Sleep deprivation and spiritual practice come together in some form in most religions. Buddhists regularly engage in all-night periods of meditation, and the Buddha himself attained enlightenment after, according to one account, spending seven days and nights awake and in deep meditation under the Bodhi tree. In North America, the vision quests and sun dances of indigenous people entail days and nights of continual practice. Despite the general perception that plenty of regular sleep is necessary for normal function, a range of clues suggests that this may not be strictly true. From sleep walking--a state in which some part of the brain is asleep while another part is active and functional--and the deep insights that can emerge through dreams, many anomalies remain unexplained. Could it be that an explanation may lie in a differential requirement for sleep between each half of the brain?

If the right hemisphere needs less sleep than the left, then it follows that a normal level of sleep is necessary to maintain the left hemisphere’s function, including its dominance. Reducing sleep may therefore be a means of exploiting this weakness. By starving the left hemisphere of its recharge time for long enough to run its “batteries” down, its overall function may decrease along with its ability to suppress and maintain control. If perceptual experiences such as religious oneness, bliss, and abilities such as clairvoyance lie locked somewhere within the capacity of the right hemisphere, then accessing them by using sleep deprivation to reduce suppression makes eminent sense.

For over a decade a researcher we’ll call “A.W.” personally experimented with up to eleven days and nights of sleep deprivation. In one trial during which he spent over eighty hours awake, he experienced an extraordinary change of perception that he described as “all-encompassing religious bliss.” He believes that for a period of about twenty minutes the left side of his brain went to sleep, leaving the right side awake and functioning freely. This conclusion was reached from other incidental affects such as an initial block that prevented him from talking. After some internal mental investigation that seemed far from rational or linear, a few grunts and broken syllables started to emerge. And when the speech mechanism was restored, there were interesting differences. The voice sounded more resonant than normal. There was expression without the precursor of thought, and there was some poetic element to its structure.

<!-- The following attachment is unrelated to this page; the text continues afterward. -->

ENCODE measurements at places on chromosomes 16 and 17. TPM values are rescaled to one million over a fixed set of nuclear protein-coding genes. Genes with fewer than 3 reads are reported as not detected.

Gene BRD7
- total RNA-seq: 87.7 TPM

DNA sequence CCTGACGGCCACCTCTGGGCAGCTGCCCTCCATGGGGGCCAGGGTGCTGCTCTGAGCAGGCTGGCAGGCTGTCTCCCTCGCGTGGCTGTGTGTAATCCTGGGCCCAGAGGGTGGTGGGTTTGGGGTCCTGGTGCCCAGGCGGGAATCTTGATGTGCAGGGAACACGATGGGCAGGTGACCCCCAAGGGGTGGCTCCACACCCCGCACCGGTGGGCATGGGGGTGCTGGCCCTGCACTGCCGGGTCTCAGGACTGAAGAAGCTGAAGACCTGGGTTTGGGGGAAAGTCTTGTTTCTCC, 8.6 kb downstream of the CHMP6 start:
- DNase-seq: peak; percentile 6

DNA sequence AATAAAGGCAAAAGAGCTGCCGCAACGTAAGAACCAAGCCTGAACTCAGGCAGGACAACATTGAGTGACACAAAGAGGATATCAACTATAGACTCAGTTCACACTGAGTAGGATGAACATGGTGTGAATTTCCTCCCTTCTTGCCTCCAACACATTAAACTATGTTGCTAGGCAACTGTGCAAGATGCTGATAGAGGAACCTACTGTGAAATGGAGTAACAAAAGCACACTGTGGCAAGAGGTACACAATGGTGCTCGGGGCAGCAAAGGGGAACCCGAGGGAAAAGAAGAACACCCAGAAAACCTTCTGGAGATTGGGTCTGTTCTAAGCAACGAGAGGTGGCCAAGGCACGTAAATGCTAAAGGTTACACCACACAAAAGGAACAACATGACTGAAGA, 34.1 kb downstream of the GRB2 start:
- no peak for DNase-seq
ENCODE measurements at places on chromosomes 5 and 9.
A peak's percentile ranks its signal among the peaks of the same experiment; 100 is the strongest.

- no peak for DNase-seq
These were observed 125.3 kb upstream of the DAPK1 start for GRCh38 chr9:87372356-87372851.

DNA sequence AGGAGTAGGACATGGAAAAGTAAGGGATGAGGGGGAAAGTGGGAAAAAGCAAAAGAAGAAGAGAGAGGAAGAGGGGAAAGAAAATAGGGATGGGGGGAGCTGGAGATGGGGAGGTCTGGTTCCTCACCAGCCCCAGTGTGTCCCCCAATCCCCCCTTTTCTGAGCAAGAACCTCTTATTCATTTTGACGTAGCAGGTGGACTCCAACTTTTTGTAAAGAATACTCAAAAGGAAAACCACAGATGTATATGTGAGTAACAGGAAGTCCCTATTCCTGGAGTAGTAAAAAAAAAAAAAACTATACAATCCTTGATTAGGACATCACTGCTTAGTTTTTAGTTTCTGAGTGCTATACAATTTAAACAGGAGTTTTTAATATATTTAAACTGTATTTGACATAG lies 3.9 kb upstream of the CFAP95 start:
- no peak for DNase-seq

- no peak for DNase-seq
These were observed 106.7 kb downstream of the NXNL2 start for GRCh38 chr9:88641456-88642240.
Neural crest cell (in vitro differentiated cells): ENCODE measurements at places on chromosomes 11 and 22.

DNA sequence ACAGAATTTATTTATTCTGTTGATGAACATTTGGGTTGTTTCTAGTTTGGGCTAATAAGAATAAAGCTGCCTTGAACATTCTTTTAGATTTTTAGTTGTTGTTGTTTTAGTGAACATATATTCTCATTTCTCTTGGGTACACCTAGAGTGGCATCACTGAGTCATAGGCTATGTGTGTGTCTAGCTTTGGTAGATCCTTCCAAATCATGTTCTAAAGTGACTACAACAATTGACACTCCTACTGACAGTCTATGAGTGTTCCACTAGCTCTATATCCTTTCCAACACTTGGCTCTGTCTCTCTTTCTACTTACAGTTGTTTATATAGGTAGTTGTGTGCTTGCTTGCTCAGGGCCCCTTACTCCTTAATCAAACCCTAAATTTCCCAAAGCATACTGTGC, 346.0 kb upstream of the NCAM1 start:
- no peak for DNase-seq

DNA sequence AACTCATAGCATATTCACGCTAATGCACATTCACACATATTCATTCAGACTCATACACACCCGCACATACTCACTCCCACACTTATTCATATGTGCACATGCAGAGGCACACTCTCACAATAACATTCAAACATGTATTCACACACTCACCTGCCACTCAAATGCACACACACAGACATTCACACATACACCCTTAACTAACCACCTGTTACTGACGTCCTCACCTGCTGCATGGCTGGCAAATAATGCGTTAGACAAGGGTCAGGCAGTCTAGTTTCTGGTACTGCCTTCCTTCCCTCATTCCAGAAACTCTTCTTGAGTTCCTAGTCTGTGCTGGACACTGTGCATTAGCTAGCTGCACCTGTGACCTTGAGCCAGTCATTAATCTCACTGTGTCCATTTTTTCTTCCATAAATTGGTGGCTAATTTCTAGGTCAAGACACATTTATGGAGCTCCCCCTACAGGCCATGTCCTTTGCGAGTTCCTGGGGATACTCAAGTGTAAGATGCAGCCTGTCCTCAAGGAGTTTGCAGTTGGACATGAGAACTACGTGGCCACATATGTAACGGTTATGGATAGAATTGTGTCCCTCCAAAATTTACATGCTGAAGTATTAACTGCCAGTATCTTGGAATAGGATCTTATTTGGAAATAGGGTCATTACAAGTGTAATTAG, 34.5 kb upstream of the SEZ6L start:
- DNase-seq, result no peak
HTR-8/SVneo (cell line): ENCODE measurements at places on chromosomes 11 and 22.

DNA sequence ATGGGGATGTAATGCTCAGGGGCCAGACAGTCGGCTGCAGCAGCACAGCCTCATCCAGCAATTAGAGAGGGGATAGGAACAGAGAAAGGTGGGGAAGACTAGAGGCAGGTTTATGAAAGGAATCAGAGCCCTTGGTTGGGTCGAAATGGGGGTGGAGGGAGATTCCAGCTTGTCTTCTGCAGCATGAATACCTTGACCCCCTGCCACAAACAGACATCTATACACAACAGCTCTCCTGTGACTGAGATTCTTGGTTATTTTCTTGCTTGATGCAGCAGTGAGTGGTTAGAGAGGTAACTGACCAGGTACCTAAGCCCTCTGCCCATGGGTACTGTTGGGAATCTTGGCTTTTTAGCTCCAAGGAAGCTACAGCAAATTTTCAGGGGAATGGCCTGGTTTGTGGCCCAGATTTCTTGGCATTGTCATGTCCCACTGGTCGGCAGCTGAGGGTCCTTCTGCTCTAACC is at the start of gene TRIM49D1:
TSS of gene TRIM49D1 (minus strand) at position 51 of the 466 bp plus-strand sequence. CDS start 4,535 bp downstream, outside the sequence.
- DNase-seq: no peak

This experience had other effects, as A.W. was temporarily able to simultaneously follow two conversations without switching between the two. Also, on one day, and for one day only, from the moment A.W. awoke, all of his thoughts were in rhyme; a most peculiar phenomenon. The process itself was completely automatic. Even when consciously trying not to, his thoughts stubbornly emerged in rhyme, and the structure and phrasing of his thoughts had a poetic quality. Unfortunately by the next day it had gone. The muse had left.

There is historical evidence that rhyming ability is a right hemisphere function. Plato called it “divine madness.” In early Greece, the epic poets and muses appeared to have the ability to tap in to “unwearying flows” of songs. The words came directly from “the source” without artifice or rational invention. There are hints from the earliest of writings that accessing this mode of function may have been more common within past cultures. Perhaps the dominance of the left hemisphere was not so rigid in those days, allowing access to a different set of functions and abilities.

It appears that by limiting the amount of our sleep we may, under certain circumstances, be able to reengage these lost abilities.

About The Authors

Tony Wright is a consciousness researcher who studied horticulture and plant biochemistry at the Royal Botanic Garden in Edinburgh. He lives in Cornwall, England.

Graham Gynn is an agricultural zoologist, educator, and researcher who has appeared on the BBC. He lives in Cornwall, England.

Product Details

  • Publisher: Inner Traditions (May 29, 2014)
  • Length: 304 pages
  • ISBN13: 9781620552513

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Raves and Reviews

Return to the Brain of Eden presents a totally new way of looking at the evolution of the human brain. It is fresh and unexpected; it will make an impact and must be taken seriously in discussions of human origins.”

– COLIN GROVES, professor of biological anthropology at Australian National University and coauthor of

“Graham Gynn and Tony Wright follow the implications of modern brain research to an astounding conclusion: that our culturally acquired left-brain dominance has cost us our sanity, but if we have alienated ourselves from nature and our original state of wholeness, there may be a way back. This is a startling book that makes us rethink the most fundamental issues of religion, psychology, and philosophy.”

– Richard Heinberg, author and lecturer at the New College of California

Return to the Brain of Eden is a bold experimental journey into the largely uncharted frontier of Integral Science. This alternative thought-experiment sheds light on the great challenges faced by humanity in the twenty-first century and opens possibilities for us to rise together in conscious evolution. This courageous book deserves careful, critical attention.”

– Ashok Gangadean, author of The Awakening of the Global Mind, professor and chair of philosophy at Ha